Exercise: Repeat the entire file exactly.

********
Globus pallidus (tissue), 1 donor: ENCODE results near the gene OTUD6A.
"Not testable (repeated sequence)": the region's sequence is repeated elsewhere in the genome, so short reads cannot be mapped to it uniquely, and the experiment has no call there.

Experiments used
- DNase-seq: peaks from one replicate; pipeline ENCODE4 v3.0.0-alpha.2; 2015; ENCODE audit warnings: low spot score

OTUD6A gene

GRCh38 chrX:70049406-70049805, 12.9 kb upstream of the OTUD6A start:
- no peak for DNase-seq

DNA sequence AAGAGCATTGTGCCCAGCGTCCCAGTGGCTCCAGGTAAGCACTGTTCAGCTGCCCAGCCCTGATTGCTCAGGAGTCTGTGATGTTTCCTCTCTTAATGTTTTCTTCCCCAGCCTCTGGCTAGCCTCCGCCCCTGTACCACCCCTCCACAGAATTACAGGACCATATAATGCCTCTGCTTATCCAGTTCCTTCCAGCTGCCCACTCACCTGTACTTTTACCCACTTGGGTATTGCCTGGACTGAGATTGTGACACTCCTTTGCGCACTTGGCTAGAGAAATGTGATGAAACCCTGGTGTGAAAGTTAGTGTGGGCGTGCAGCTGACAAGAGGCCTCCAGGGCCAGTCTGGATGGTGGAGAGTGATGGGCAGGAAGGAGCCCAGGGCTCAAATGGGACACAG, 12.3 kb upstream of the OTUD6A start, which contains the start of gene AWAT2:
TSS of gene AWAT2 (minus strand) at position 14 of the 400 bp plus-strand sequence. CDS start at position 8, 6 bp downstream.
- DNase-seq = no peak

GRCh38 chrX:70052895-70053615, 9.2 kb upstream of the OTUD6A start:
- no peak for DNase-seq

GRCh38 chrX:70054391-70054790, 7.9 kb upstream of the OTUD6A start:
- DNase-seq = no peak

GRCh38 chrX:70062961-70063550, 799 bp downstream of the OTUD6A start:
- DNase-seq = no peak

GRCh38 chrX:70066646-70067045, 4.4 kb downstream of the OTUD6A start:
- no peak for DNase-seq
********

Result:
Globus pallidus (tissue), 1 donor: ENCODE results near the gene OTUD6A.
"Not testable (repeated sequence)": the region's sequence is repeated elsewhere in the genome, so short reads cannot be mapped to it uniquely, and the experiment has no call there.

Experiments used
- DNase-seq: peaks from one replicate; pipeline ENCODE4 v3.0.0-alpha.2; 2015; ENCODE audit warnings: low spot score

OTUD6A gene

GRCh38 chrX:70049406-70049805, 12.9 kb upstream of the OTUD6A start:
- no peak for DNase-seq

DNA sequence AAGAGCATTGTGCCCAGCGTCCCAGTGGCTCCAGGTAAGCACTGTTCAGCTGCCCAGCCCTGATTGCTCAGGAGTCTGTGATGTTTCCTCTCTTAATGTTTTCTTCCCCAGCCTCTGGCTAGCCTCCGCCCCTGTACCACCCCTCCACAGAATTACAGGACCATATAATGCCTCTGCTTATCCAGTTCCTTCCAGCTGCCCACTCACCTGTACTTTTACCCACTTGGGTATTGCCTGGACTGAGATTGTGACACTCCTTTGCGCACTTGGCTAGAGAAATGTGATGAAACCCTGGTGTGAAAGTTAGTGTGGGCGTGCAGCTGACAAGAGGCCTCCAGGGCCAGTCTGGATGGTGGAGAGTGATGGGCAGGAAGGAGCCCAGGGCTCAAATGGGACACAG, 12.3 kb upstream of the OTUD6A start, which contains the start of gene AWAT2:
TSS of gene AWAT2 (minus strand) at position 14 of the 400 bp plus-strand sequence. CDS start at position 8, 6 bp downstream.
- DNase-seq = no peak

GRCh38 chrX:70052895-70053615, 9.2 kb upstream of the OTUD6A start:
- no peak for DNase-seq

GRCh38 chrX:70054391-70054790, 7.9 kb upstream of the OTUD6A start:
- DNase-seq = no peak

GRCh38 chrX:70062961-70063550, 799 bp downstream of the OTUD6A start:
- DNase-seq = no peak

GRCh38 chrX:70066646-70067045, 4.4 kb downstream of the OTUD6A start:
- no peak for DNase-seq